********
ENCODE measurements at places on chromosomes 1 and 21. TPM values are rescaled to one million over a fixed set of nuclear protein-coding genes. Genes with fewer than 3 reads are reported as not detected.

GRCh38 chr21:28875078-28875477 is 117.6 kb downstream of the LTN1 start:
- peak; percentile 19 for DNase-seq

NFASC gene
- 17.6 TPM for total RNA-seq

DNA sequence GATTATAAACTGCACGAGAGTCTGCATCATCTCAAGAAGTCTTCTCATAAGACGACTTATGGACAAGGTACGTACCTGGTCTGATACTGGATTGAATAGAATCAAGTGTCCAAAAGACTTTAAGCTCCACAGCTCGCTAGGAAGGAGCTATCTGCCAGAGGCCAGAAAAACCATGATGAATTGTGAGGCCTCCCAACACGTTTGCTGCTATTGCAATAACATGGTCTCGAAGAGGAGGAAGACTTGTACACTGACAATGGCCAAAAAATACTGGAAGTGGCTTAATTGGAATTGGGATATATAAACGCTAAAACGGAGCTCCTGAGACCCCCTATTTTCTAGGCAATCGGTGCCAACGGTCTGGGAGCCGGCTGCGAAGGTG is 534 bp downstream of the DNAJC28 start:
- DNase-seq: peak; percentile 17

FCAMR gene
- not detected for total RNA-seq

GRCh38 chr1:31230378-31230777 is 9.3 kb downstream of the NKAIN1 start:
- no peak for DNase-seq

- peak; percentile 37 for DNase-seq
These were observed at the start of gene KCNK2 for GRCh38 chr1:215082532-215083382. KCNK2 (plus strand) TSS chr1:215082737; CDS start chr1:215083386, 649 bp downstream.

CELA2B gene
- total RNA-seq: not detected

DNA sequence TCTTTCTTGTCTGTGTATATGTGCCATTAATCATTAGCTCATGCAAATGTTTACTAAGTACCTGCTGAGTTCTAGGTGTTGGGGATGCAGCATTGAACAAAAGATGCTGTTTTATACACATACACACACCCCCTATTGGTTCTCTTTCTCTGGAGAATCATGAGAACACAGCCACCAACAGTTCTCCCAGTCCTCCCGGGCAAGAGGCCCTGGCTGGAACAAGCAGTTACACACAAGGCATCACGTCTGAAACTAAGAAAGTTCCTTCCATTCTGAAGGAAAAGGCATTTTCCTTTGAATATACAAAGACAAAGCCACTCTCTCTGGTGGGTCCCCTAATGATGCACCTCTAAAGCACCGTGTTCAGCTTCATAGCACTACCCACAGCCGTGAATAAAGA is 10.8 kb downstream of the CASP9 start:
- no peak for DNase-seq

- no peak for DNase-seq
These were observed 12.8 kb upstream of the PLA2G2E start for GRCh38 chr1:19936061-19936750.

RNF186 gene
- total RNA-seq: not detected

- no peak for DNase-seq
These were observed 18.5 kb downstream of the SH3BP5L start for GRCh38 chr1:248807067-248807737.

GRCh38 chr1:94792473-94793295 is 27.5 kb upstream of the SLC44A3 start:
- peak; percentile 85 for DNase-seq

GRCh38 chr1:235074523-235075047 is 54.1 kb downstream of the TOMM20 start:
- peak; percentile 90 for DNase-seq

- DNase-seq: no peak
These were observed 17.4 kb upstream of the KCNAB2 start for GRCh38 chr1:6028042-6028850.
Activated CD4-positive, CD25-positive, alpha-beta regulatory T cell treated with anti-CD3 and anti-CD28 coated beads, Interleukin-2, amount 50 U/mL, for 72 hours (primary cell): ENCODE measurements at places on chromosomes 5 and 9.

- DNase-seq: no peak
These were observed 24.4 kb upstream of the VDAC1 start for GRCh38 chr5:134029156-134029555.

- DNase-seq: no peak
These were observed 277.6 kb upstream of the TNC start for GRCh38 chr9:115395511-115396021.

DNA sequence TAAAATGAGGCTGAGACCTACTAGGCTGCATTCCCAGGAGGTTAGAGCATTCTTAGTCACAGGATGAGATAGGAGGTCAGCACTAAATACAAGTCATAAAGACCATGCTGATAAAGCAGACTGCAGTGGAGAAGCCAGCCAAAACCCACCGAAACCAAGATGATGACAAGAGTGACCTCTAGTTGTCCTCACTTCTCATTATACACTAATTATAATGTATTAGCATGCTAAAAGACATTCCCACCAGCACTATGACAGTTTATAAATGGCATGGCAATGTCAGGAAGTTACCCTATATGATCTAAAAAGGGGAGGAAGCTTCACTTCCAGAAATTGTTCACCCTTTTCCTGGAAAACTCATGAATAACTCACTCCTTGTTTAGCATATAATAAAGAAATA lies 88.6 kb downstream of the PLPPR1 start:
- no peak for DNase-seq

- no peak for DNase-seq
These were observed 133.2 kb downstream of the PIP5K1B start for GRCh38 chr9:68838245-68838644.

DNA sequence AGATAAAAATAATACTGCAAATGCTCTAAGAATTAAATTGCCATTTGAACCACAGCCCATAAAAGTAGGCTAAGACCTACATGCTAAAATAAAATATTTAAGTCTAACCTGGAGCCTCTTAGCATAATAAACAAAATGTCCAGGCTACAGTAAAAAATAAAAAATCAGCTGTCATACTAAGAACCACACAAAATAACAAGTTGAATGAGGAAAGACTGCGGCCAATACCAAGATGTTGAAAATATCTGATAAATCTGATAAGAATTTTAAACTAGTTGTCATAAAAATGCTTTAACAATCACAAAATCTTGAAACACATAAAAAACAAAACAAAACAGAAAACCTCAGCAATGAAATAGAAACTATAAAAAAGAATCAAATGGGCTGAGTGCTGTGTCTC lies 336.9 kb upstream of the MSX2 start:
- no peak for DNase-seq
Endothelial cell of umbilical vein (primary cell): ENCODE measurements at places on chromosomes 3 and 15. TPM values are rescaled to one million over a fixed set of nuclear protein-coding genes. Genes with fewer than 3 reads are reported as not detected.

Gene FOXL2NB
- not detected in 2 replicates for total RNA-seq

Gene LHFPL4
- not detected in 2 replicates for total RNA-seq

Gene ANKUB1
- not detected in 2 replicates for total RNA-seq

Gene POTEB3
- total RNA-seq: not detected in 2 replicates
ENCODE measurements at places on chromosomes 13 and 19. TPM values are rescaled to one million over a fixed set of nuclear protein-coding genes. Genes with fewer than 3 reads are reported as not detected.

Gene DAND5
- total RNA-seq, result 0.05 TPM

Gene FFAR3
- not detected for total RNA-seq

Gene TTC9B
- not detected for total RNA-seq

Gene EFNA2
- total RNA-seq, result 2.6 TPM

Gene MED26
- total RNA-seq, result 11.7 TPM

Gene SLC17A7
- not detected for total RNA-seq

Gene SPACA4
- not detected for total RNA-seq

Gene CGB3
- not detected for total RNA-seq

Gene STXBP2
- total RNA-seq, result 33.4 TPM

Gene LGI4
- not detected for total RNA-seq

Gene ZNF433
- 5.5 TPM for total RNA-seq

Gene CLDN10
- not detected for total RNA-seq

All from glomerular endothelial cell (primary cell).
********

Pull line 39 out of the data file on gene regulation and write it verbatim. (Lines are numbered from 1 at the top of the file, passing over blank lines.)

DNA sequence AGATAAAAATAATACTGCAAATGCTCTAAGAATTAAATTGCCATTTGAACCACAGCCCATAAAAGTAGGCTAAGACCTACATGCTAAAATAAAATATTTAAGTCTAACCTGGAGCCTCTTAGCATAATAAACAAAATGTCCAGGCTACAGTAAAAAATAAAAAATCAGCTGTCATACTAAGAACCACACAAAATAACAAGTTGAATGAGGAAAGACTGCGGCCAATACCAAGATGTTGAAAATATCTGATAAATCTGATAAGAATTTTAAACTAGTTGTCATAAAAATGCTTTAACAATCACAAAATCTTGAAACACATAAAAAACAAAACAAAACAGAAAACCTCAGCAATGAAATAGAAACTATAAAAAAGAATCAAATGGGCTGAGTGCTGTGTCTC lies 336.9 kb upstream of the MSX2 start: